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  • Product id  :  IQW15C8528

    Parallel Investigations in Health Care: Parallel Criminal and Civil Investigations

: Mark Brengelman
: Wednesday, April 26, 2017 | 10:00 AM PDT | 01:00 PM EDT
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: 60 Mins
: Intermediate
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State agencies routinely handle, investigate and dismiss or prosecute alleged violations of law that can be career-ending for the health care practitioner. Yet these matters can come about in separate, but related ways. First, a health care practitioner may be under investigation for civil wrongdoing and violations of applicable state law. Second, the same health care practitioner may also be under investigation for criminal wrongdoing as alleged for violations of state and federal criminal laws.
The government may seek both civil relief and criminal prosecution for same alleged misconduct. The government does not have to choose between the two alternatives. Misconduct can give rise to both a civil action as well as a criminal prosecution based on the same facts and circumstances.  
Are there different rights of the accused in each proceeding? Explore the answer “yes,” if those rights are implicated in a parallel proceeding where government investigations are civil and also criminal in objective. Identify when there are possible criminal and civil consequences of regulatory misconduct in health care and develop knowledge of the parallel administrative and criminal investigative processes. Understand and overcome roadblocks to investigating and prosecuting an administrative disciplinary action where a parallel criminal investigation or prosecution is occurring. Learn to identify the legal authority for the state or federal government to take civil and criminal action. Seek to understand and defend against such state or federal actions based on the due process rights of the accuse because they may result in ruinous practice and career consequences for the health care professional.
This program offers an objective, thorough review of the parallel proceedings that may occur in a similar and related, investigation of alleged health care fraud. This program also reviews how those standards of due process apply at the investigative stage of proceedings. Without an understanding of the standards of due process in each different, but related investigation, the health care practitioner likely suffers a fatal blow to his or her professional practice and career.
Learn to identify, understand and defend against parallel investigations in health care fraud cases where separate, but related, civil and criminal investigations are underway. These parallel civil and criminal investigations target health care practitioners where the government has two, separate investigations on-going.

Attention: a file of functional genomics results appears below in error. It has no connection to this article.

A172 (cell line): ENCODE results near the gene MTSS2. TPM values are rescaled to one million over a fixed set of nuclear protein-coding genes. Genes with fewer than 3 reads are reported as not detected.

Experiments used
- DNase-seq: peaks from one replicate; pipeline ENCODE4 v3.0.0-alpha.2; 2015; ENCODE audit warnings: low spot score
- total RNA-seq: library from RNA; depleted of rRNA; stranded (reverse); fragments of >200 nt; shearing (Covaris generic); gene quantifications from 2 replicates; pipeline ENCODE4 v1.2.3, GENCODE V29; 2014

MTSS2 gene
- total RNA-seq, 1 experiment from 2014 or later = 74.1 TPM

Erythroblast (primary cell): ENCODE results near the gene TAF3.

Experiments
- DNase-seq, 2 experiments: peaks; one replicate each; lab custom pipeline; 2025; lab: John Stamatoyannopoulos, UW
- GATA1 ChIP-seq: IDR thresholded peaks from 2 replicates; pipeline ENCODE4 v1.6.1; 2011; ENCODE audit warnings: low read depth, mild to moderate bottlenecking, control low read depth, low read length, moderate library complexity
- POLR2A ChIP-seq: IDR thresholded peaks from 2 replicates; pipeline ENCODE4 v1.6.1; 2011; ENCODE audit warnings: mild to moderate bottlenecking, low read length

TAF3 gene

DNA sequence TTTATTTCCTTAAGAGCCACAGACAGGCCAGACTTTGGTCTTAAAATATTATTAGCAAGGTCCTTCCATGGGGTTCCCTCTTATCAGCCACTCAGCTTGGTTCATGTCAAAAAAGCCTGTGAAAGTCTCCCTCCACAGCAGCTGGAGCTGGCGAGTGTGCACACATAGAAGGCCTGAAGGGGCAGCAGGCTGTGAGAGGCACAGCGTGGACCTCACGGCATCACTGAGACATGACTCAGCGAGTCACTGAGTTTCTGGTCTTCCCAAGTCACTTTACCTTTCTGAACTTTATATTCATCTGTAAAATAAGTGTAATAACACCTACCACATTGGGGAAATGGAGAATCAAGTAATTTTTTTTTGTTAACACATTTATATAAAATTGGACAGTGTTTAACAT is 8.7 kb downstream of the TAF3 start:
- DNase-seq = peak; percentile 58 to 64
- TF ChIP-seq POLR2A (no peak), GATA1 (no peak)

Each investigation has vastly different consequences – civil money penalties with licensure consequences for on, and jail time for the other. Either investigation may result in ruinous practice and career consequences for the health care professional held to defend two investigations, like fighting a war on two fronts.  
Why the difference in the two investigations? How does one apply against the other? Are the two related but separate? Find the answers in this presentation. This program offers an objective, thorough review of the parallel civil and criminal investigations conducted by the government against a health care practitioner. Review the different standards and rights of the accused under investigation by the state against an individual health care practitioner.
  • Legal standards for separate civil and criminal investigations
  • Due process rights and standards for related civil and criminal investigations
  • Government remedies to seek both civil and criminal penalties
  • Defenses to the use of evidence in a civil proceeding gained in a criminal proceeding, and vice-versa
  • Case law review of applicable health care fraud cases resulting from parallel civil and criminal proceedings
  • Attorneys at Law
  • Hospital Administrators
  • Health Care Facility Managers
  • Government Employees
  • Physician and Medical Office Managers
Mark R Brengelman has worked as the assigned counsel to numerous health professions licensure boards as an Assistant Attorney General for the Commonwealth of Kentucky. Moving to private practice, he now helps private clients in health care in a wide variety of contexts.
He graduated with both Bachelor's and Master's degrees in philosophy from Emory University in Atlanta. He then earned a Juris Doctorate from the University Of Kentucky College Of Law. In 1995, he became an assistant attorney general and focused in the area of administrative and professional law where he represented multiple boards as general counsel and prosecuting attorney.
Mr. Brengelman is a frequent participant in continuing education and has been a presenter for over twenty national and state organizations and private companies, including webinars and in-person seminars. These national and state organizations include the Kentucky Bar Association, the Kentucky Office of the Attorney General, and the National Attorneys General Training and Research Institute.

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